But right to housing laws in the U.S. are rare; some local governments have instead adopted a “right to shelter,” including Massachusetts, Washington, D.C. and New York. Critics, however, say a right to shelter doesn’t go far enough and simply brings homeless people indoors to stay in temporary shelters.
How Might it Work in California?
California lawmakers are considering potential policies, including amending the state Constitution that would create a legally enforceable mandate to reduce the state’s massive unsheltered homeless population of more than 108,000.
“It’s the number one political and quality-of-life issue in our state, and yet everything we do is optional,” said Sacramento Mayor Darrell Steinberg, co-chair of the Council of Regional Homeless Advisors, a 13-member task force appointed by Gov. Gavin Newsom.
In a report released last month, the task force urged the governor to consider legally obligating cities and counties to make progress toward housing their unsheltered residents or face a penalty. Steinberg said he personally believes that housing is a human right, but said the state will have to do something beyond a declaration.
“Symbolism is important. It can help drive the debate and it can help change the agenda,” he said. “But if it isn't accompanied by an actual law that makes it so, then housing might be a human right in California, but in name only.”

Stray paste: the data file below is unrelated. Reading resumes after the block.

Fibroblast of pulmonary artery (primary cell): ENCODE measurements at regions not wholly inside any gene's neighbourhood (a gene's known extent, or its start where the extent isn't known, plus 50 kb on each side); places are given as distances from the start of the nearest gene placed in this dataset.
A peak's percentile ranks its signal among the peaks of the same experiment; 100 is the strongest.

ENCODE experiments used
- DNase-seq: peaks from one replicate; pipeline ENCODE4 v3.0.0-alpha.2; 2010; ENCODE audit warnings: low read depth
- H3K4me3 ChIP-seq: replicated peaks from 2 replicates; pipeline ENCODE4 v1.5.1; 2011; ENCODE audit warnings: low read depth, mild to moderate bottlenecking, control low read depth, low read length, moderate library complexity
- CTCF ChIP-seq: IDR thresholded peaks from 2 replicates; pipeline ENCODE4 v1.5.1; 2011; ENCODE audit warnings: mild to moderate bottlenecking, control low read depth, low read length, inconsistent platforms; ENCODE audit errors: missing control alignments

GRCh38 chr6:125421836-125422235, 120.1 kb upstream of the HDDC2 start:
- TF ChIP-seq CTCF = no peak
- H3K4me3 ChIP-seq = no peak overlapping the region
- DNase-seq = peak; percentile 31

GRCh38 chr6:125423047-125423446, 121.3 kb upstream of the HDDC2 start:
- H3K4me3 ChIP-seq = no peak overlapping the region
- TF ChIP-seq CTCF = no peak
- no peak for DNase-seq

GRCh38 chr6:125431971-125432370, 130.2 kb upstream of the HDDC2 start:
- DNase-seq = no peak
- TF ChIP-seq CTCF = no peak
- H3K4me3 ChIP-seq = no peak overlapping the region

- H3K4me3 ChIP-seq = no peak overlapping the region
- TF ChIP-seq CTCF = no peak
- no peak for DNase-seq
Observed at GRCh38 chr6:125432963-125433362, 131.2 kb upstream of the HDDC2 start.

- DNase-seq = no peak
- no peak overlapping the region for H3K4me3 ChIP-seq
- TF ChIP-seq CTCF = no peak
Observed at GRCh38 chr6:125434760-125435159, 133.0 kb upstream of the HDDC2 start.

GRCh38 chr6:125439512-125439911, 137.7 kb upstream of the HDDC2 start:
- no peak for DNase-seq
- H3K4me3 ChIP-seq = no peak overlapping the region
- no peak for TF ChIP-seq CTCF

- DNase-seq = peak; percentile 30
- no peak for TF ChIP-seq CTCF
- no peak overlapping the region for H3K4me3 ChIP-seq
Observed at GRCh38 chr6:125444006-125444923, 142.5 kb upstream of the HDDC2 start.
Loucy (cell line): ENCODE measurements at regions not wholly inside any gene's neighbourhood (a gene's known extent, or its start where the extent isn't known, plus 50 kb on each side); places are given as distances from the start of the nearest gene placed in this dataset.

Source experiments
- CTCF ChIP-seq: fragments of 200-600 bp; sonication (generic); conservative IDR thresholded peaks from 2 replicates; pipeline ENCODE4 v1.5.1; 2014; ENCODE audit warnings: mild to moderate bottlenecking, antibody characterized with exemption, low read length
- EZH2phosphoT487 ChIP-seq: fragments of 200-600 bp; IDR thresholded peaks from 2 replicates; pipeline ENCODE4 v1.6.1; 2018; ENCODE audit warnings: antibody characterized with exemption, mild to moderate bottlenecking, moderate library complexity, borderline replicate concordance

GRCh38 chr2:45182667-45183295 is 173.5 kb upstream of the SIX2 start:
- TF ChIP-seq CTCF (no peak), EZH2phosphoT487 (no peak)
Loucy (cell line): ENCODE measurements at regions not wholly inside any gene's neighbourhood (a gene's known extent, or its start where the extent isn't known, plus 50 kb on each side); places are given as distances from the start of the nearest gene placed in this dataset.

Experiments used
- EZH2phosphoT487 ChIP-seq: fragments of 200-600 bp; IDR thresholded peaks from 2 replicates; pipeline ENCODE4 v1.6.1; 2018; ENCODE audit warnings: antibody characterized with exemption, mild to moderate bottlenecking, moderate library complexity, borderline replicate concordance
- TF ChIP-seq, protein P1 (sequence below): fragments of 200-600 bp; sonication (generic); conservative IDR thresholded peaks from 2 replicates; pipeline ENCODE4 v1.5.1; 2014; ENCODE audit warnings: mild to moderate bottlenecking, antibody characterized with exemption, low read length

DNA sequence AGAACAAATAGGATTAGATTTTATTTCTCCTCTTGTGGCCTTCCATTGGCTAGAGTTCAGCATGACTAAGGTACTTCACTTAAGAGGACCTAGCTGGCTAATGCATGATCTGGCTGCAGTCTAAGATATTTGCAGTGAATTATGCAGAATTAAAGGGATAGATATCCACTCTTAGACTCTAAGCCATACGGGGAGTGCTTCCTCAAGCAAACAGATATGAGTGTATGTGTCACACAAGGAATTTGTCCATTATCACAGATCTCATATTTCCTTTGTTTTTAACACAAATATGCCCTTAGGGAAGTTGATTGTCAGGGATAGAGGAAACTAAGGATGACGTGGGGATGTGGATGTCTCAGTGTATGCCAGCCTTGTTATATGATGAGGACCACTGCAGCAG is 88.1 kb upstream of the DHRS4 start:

Earlier this year, an effort led by Assemblywoman Autumn Burke, D-Inglewood, to adopt legislation that would mandate a right to housing for California children and families died in committee in January. Burke said she plans to reintroduce a similar bill by the end of this month.
In their monthslong occupation of the West Oakland home, Moms 4 Housing activists effectively amplified the concept of housing as a human right, using it as a moral argument for why they should be allowed to live there.
Shortly after being evicted by heavily armed sheriff's deputies in January, the group announced it had reached an agreement with the property owner, Wedgewood Inc., to purchase the home through a local land trust.
But members of the group argue that saving one house is not enough; they want to use the momentum they’ve built to start a larger movement, such as changing the state Constitution to include housing as a human right.
A constitutional amendment would require approval from two-thirds of both legislative houses by June 25 to be placed on the November ballot. If approved by voters, California would make history as the first state to declare housing as a human right.